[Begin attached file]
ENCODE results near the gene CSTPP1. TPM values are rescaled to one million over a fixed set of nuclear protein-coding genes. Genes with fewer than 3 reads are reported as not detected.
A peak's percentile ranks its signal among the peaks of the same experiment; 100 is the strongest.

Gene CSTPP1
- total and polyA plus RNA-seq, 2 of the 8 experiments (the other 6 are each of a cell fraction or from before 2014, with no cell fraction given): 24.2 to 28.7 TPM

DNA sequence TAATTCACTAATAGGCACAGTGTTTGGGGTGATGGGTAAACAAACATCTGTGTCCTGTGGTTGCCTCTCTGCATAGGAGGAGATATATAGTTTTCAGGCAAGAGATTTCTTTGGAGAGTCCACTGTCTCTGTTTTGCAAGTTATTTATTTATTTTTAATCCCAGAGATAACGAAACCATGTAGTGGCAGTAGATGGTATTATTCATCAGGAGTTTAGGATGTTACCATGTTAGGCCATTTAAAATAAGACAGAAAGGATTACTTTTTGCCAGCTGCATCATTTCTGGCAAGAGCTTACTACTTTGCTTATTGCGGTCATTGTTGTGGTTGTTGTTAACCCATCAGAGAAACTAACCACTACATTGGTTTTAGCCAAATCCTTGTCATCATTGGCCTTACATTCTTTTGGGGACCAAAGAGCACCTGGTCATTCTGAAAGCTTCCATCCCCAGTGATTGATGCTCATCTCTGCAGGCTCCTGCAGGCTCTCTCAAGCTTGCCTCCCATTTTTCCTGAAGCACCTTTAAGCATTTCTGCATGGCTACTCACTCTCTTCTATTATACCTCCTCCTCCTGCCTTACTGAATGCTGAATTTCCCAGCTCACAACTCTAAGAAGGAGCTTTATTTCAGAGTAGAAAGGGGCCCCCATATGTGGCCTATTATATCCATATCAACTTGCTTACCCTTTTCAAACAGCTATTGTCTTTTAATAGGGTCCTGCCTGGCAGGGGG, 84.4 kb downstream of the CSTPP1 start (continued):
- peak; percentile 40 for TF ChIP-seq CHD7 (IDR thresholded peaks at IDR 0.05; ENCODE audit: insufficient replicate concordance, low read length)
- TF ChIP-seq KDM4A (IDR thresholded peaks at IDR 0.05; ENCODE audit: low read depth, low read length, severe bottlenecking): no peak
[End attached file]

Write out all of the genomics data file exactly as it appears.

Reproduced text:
ENCODE results near the gene CSTPP1. TPM values are rescaled to one million over a fixed set of nuclear protein-coding genes. Genes with fewer than 3 reads are reported as not detected.
A peak's percentile ranks its signal among the peaks of the same experiment; 100 is the strongest.

Gene CSTPP1
- total and polyA plus RNA-seq, 2 of the 8 experiments (the other 6 are each of a cell fraction or from before 2014, with no cell fraction given): 24.2 to 28.7 TPM

DNA sequence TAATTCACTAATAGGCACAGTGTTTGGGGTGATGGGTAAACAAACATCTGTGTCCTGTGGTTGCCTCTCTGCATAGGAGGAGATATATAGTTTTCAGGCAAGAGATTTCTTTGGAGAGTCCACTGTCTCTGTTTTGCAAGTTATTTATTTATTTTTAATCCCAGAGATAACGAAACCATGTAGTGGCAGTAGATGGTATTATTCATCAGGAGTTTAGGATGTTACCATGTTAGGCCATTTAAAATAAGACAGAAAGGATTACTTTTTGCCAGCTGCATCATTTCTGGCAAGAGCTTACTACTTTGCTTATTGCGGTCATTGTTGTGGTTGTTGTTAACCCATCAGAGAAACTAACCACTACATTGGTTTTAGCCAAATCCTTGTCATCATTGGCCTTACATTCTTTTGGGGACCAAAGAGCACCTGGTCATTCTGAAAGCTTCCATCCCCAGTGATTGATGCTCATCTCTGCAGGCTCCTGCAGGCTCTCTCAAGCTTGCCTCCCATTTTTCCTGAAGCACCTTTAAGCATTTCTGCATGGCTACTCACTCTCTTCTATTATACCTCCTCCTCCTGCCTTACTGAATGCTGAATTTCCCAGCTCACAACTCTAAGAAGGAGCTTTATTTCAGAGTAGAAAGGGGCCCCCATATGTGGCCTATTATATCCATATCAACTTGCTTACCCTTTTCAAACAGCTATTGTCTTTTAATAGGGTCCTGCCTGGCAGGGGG, 84.4 kb downstream of the CSTPP1 start (continued):
- peak; percentile 40 for TF ChIP-seq CHD7 (IDR thresholded peaks at IDR 0.05; ENCODE audit: insufficient replicate concordance, low read length)
- TF ChIP-seq KDM4A (IDR thresholded peaks at IDR 0.05; ENCODE audit: low read depth, low read length, severe bottlenecking): no peak